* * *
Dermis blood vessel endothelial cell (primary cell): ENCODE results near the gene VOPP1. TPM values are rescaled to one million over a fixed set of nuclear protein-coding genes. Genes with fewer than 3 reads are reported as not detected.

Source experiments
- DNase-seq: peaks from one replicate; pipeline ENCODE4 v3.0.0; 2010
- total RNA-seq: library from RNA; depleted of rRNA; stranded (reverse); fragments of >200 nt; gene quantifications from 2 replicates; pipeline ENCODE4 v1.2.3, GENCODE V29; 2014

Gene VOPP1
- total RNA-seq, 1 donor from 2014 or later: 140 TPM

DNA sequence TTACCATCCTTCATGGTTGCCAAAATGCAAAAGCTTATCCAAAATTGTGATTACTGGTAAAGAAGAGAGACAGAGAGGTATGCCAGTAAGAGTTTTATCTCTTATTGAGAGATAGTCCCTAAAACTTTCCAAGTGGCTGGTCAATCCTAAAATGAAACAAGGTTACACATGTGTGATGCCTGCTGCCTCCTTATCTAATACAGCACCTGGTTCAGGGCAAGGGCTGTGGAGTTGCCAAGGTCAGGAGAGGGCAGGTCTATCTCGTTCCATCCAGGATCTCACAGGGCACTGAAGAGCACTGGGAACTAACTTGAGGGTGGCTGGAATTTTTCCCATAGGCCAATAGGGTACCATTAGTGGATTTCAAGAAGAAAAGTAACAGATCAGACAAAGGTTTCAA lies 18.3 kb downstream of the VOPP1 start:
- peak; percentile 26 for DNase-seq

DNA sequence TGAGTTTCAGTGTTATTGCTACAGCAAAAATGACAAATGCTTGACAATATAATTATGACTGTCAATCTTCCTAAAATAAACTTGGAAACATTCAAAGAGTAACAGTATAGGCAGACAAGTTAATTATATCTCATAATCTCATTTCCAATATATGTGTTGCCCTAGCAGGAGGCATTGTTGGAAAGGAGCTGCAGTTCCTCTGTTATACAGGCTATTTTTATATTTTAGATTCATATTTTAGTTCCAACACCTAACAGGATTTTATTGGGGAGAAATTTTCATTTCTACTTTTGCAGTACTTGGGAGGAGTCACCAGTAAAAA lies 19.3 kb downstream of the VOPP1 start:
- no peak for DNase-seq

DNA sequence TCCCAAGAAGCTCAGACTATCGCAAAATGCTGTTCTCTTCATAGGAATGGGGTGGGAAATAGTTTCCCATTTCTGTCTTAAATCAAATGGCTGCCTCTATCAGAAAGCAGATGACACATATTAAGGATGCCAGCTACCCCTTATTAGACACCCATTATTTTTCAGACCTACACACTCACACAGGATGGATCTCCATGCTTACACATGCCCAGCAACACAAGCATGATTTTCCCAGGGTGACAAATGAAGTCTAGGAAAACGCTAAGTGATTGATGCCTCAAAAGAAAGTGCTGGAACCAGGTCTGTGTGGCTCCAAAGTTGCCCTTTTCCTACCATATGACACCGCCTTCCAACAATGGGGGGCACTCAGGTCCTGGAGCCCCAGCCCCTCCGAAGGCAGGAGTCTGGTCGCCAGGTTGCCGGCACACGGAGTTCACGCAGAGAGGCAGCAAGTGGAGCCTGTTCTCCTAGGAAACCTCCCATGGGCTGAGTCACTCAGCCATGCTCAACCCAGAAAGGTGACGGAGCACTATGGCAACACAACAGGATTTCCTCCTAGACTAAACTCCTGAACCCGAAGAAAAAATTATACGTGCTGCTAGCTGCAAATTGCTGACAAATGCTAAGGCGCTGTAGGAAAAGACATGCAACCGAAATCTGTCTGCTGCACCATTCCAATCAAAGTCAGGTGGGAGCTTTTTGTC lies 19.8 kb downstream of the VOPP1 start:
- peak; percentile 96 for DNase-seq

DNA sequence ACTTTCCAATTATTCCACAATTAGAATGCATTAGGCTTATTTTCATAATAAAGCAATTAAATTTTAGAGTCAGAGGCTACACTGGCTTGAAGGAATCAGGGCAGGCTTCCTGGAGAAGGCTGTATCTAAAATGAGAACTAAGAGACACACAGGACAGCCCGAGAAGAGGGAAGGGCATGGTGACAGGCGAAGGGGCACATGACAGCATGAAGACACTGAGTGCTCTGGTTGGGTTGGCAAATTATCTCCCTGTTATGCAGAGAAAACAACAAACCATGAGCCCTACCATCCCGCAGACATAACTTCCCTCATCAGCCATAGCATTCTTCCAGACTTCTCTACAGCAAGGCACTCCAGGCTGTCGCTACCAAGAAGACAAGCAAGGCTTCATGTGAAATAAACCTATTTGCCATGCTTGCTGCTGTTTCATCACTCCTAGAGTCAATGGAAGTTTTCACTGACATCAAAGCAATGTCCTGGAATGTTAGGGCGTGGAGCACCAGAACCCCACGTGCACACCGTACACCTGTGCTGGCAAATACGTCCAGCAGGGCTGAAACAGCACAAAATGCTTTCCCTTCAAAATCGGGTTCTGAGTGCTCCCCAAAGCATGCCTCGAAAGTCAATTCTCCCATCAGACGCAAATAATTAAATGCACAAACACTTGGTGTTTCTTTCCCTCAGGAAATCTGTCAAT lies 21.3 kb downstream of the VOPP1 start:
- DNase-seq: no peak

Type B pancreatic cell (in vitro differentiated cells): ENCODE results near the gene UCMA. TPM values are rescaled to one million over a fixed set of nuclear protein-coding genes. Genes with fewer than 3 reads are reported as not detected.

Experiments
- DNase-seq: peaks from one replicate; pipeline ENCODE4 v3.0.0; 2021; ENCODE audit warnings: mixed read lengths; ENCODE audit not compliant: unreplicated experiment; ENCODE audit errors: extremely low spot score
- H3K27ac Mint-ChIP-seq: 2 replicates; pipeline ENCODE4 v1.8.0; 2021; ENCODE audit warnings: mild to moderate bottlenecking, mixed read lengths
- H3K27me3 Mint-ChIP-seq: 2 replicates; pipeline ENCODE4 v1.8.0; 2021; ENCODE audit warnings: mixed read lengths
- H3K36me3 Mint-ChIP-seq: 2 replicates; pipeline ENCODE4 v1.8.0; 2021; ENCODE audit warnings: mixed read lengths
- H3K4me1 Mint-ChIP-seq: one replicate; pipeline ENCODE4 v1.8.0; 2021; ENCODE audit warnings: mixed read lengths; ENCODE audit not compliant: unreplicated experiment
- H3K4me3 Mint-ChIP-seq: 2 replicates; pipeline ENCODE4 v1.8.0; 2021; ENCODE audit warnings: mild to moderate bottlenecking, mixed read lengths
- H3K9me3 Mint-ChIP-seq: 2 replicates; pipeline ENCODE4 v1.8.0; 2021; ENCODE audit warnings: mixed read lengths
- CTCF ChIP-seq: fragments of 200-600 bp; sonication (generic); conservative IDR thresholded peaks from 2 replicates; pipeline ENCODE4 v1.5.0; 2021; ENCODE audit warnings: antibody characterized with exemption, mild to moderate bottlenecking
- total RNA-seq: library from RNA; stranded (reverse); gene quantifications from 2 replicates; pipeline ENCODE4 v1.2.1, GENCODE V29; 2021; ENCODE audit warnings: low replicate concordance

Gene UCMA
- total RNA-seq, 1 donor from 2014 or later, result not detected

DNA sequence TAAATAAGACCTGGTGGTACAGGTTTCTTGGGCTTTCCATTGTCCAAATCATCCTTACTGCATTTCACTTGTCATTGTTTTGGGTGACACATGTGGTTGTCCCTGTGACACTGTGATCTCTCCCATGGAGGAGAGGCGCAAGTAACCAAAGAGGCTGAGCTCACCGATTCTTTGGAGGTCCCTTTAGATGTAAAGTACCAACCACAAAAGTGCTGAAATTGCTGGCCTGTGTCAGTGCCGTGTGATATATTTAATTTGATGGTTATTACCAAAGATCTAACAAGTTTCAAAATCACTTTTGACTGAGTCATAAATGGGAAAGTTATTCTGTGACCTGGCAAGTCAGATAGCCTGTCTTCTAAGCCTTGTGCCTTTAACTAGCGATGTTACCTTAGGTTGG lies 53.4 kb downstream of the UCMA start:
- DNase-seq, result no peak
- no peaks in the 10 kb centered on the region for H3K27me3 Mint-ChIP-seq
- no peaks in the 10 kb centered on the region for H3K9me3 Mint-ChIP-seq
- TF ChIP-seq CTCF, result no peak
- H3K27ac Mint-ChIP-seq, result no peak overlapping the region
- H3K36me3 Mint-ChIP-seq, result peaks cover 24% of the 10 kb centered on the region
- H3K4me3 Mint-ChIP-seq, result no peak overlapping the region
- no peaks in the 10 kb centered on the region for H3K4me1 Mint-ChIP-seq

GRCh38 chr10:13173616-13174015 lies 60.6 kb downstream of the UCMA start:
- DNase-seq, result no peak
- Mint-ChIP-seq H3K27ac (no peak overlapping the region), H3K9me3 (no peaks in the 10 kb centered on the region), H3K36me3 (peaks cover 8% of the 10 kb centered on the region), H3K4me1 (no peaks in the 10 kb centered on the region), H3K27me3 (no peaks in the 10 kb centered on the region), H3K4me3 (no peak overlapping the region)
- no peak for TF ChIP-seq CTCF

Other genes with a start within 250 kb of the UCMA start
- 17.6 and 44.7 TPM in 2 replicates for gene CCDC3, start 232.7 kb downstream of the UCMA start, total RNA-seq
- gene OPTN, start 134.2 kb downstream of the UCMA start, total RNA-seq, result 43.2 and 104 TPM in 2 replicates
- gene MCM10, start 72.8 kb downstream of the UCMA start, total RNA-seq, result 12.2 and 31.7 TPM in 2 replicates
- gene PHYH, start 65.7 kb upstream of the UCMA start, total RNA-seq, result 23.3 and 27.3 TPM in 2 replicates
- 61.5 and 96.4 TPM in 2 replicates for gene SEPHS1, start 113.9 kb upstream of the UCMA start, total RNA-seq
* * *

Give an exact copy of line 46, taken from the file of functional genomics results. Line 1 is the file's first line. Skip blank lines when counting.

- 61.5 and 96.4 TPM in 2 replicates for gene SEPHS1, start 113.9 kb upstream of the UCMA start, total RNA-seq